NOMA My Perfect Storm
What does it mean to tell
the story of a place and a time through food?
Tasmania, with our
burgeoning food industry, is all arms and legs, prepubescent, growing faster
than our intellect. We’re caught in a space between what's hip somewhere else and what we
want to be, and the seasonal and locavore instincts of our island home. Tasmania’s
palate has risen out of an Aboriginal history that saved starving white
settlers and has evolved with the stories of migration, yet we’re only
scratching the surface of what it means to translate a cultural identity to a
To tell a story of place
and time through food is not for any ordinary life. Danish Chef, Rene Redzepi,
set about to establish a cuisine anchored in place and time, and pioneered the
Nordic cuisine. He is best known for foraging – an approach to eating as old as
our oldest ancestors – and making it into art.
His restaurant in Copenhagen,
Noma, has been serving 21 courses over four hours to 45 place settings twice a day, since 2003. And he’s written a new rule book. As it has been said about Redzepi, ‘[H]e’s not cooking supper anymore, he’s
changing the world.’
Until 2 April 2016, Noma
has a pop up restaurant in Darling Harbour, The $485 per person seating (excluding
matching wines) is already booked out with people waiting for the waiting list.
If this seems extravagant then it’s worth considering the contribution Redzepi
has made to gastronomy. French, Italian and perhaps, Chinese, cuisines now dominate
Western cooking. In a little over a decade, Redzepi has sourced, experimented,
defined and determined a new approach to cooking. It’s seasonal and locavore.
You might gaffaw what seems a little old hat now, but he was there at the beginning. And it doesn’t stop there. He’s made another contribution, not as well recognised
or understood, food that reflects and celebrates cultural identity.
Tasmania is fine-tuning it
capacity to supply niche markets with quality produce. But how do we take the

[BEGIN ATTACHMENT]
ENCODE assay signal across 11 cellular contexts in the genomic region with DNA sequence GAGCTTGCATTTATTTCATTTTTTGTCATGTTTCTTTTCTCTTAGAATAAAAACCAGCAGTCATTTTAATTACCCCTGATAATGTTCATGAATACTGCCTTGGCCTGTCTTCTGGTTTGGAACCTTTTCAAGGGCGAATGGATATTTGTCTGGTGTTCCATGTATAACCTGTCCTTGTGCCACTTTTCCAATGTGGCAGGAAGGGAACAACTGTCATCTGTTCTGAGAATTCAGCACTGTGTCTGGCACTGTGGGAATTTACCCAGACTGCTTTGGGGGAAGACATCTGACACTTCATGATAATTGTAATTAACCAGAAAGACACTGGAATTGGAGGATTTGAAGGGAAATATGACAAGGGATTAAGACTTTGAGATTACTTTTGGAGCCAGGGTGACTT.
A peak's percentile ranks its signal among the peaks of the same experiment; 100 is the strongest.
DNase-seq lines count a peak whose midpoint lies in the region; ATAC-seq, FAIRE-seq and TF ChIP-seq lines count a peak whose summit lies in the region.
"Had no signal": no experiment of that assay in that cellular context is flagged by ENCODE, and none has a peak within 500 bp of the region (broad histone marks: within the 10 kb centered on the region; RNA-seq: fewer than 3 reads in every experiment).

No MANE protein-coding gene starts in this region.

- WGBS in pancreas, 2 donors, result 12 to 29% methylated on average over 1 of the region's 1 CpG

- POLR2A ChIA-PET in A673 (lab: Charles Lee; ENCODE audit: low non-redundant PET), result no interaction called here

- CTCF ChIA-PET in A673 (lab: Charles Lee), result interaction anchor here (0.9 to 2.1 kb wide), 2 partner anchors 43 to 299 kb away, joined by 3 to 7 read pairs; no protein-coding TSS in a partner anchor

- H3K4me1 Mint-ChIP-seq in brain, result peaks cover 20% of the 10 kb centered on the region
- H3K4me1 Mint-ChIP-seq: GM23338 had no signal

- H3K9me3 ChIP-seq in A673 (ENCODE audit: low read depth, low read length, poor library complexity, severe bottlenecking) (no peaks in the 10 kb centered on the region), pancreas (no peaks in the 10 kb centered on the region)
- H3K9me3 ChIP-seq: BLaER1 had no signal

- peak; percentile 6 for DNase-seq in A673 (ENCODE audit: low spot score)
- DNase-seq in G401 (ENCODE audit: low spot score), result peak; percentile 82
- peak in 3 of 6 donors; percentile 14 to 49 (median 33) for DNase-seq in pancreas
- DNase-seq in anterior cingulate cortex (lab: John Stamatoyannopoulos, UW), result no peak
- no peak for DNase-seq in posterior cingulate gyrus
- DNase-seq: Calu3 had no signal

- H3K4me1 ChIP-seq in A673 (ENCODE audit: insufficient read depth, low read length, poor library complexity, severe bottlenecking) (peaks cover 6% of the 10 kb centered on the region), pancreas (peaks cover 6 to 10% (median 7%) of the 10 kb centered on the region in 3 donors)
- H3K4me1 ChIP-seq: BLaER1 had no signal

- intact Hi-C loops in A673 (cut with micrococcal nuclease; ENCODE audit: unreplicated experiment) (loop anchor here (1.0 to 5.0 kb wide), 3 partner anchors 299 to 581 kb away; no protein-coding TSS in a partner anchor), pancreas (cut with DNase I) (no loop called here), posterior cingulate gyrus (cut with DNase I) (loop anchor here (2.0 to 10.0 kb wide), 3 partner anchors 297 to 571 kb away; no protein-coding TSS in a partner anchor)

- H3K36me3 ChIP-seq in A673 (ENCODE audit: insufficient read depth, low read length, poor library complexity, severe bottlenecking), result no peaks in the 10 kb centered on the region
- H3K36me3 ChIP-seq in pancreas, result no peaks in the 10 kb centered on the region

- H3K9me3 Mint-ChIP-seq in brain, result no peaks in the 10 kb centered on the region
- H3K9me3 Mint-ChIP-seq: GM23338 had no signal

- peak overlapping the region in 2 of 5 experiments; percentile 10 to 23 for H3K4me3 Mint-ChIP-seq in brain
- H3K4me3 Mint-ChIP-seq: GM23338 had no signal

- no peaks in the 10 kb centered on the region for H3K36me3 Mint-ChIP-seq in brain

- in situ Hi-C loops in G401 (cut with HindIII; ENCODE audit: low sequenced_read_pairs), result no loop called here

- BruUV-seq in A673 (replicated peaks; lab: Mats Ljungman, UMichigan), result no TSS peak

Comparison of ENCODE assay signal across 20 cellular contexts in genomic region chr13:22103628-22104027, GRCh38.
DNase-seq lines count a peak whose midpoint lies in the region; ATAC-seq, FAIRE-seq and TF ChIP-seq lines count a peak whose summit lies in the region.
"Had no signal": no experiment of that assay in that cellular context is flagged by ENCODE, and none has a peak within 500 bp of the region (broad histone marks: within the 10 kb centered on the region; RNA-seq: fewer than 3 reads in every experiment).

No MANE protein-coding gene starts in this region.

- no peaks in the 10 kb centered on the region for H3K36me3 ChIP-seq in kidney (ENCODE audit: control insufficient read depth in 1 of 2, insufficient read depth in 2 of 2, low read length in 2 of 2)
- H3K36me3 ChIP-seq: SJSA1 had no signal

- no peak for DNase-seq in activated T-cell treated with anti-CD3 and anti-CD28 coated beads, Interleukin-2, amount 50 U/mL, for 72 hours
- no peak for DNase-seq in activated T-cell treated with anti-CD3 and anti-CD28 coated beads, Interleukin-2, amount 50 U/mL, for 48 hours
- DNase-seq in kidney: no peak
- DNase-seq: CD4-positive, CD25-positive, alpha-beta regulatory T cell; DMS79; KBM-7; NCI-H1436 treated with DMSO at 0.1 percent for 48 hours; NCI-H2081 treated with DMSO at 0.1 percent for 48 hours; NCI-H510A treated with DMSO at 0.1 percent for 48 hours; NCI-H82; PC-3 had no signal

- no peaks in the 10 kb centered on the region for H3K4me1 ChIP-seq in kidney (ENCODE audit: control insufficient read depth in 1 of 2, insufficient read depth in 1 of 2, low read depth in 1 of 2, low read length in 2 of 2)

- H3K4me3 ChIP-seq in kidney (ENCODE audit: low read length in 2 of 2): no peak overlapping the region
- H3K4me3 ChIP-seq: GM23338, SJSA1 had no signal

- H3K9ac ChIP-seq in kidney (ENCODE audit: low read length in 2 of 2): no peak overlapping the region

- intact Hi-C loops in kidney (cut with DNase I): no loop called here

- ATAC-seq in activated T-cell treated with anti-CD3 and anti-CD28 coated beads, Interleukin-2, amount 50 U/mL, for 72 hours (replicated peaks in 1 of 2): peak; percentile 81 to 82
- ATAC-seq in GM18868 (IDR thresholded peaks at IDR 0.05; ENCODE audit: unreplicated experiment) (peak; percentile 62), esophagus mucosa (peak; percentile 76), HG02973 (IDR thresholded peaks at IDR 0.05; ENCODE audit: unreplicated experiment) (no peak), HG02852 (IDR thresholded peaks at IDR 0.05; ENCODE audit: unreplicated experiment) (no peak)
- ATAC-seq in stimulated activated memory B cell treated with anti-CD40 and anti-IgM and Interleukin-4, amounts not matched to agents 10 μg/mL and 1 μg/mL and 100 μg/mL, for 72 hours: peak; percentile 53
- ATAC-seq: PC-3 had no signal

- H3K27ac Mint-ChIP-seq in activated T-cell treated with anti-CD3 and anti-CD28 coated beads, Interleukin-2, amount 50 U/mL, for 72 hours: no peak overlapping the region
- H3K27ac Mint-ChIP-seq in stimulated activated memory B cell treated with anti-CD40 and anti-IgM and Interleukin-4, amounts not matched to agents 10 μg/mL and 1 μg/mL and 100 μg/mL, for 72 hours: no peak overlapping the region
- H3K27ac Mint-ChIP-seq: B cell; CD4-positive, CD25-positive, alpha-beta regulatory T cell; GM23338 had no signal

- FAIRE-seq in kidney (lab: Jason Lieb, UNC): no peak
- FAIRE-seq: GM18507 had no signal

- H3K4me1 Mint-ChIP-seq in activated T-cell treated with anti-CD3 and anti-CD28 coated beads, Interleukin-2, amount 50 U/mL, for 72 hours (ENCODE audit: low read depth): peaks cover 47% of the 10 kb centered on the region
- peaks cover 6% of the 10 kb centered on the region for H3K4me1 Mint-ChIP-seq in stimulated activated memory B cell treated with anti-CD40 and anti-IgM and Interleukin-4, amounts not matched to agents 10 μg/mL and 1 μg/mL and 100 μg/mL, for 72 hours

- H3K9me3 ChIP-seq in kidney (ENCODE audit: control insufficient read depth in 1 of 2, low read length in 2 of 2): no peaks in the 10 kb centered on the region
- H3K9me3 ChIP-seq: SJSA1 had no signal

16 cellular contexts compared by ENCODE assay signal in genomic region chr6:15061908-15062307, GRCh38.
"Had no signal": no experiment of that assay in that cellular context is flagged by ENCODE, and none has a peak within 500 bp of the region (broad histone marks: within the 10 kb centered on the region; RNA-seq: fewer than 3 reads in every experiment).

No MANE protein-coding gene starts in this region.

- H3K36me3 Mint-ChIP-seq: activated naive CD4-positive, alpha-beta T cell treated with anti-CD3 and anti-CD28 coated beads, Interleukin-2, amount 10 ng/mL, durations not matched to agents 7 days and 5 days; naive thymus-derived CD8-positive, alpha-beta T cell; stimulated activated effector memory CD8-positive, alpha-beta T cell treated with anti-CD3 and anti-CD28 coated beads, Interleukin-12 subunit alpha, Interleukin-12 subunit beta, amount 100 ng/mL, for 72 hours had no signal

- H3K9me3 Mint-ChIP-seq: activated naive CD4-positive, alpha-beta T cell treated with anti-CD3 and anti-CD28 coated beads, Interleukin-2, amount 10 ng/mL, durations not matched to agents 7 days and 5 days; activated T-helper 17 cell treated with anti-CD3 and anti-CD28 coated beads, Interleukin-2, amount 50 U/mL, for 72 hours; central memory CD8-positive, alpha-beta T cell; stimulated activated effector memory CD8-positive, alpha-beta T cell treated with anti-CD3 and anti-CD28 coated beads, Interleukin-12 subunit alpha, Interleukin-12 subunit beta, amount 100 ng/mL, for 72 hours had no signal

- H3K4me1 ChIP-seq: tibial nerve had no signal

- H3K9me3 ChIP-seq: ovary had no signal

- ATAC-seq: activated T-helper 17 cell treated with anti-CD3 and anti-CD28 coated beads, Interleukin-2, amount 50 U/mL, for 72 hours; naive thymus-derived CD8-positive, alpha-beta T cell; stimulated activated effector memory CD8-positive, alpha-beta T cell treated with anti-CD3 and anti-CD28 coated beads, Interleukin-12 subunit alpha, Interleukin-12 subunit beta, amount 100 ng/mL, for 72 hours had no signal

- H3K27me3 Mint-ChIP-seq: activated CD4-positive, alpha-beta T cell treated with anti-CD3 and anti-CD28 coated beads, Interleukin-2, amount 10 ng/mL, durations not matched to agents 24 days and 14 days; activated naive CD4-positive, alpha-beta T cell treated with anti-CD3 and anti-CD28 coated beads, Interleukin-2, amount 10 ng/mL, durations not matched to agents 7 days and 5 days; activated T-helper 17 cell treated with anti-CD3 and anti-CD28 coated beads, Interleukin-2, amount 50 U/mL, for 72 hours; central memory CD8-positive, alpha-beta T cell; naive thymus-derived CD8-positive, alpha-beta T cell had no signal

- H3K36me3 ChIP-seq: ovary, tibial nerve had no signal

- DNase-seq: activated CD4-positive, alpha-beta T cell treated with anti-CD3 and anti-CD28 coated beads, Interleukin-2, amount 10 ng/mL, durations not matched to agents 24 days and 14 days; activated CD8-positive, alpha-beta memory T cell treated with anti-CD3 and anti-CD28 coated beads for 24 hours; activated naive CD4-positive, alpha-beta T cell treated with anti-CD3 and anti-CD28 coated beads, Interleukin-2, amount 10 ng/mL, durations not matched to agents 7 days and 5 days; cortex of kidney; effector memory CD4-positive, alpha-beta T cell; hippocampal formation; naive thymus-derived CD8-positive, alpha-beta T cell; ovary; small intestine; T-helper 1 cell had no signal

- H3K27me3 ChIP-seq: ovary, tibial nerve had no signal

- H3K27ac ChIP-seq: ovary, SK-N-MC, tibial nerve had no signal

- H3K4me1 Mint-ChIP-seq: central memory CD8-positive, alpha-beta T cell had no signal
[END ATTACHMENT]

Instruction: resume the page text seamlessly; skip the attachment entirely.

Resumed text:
next step from producing a great product to preparing and presenting it rich in
its cultural heritage? And what personal risk will we take in trying?
Coinciding with the Noma
Australia stint is the screening of the Noma
My Perfect Storm, a film about the rise and fall and rise of a Rene
Noma My Perfect Storm is a story of a pioneer. The film parallels the
racism experienced by Redzepi, a Macedonian immigrant to Denmark, and the narrative that emerged
in response to an outbreak of the Novovirus at Noma that threatened to end his
It’s no easy journey for a
first mover. As a pioneer of a new approach, Redzepi felt his fare share of
ridicule. The establishment said his Nordic focus would be limiting. When
criticism turned to name-calling like ‘seal fucker’ and ‘whale penis’ it was
In Tasmania, we’re familiar
enough with the pitfalls of the bivalve aka the teabag of the sea. A
great delicacy you can’t consume without wondering just a little. We take
warnings about oysters and mussel health seriously. This likely suspect was
initially overlooked in Redzepi’s restaurant by food authorities with claims
that the kitchen was dirty. My perfect storm tells us what it means to enjoy
the calm seas and then experience tremendous terror. The xenophobia is palpable
and the question that most resonates in the film, ‘who was he to tell the story
of Nordic cuisine?’
If Noma My Perfect Storm does just one thing, it tells us a story that
is more pervasive than the creation of a new approach to food. It is a story
about what defines culture. In the business of food, this is not a birth rite.
For Redzepi, it is going ‘deep into the ingredient’.
There is film porn a plenty
in this flick too. It shows a great talent at work. Redzepi asks, ‘[i]s
creativity luck or a second brain in your gut?’ His demand for something more
than perfection, something extraordinary, is obvious in the strain on the silent
faces of his key staff whose creations he proclaims are ‘beautiful pretty but
What makes Redzepi stand
out is that he is looking for what connects you to the land and how this is
celebrated through food. It’s not starched white shirts and silver cutlery.
‘The best chicken of my life I ate with my hands’ he says.
Noma My Perfect Storm is not a critical documentary piece. It’s more
coffee table book. Although his critics are referenced, it’s more time-lapse footage
of staff heading to their stations to fulfill their duty, and close ups
of Redzepi as he plates up. And there’s no disputing, it’s excruciatingly
gorgeous and vicariously enjoyable. Although I can’t help but think about Julia
Childs, ‘It’s so beautifully arranged on the plate – you know someone’s fingers
have been all over it.” Although with Redzepi’s fingers, you can be assured
that it is a masterpiece.
If you like food and
beautiful cinematography, you’ll enjoy Noma
My Perfect Storm.
And if Tasmania can take
anything from this film, it’s the drive and optimism to continue delving ‘deep
into the ingredients’, and the confidence to know and explain our own culture heritage through the plate.
Noma My Perfect Storm is
now showing at the State Cinema, North Hobart. Check out times here.
Thank you to film distributors, Umbrella Entertainment, for our courtesy tickets to the film.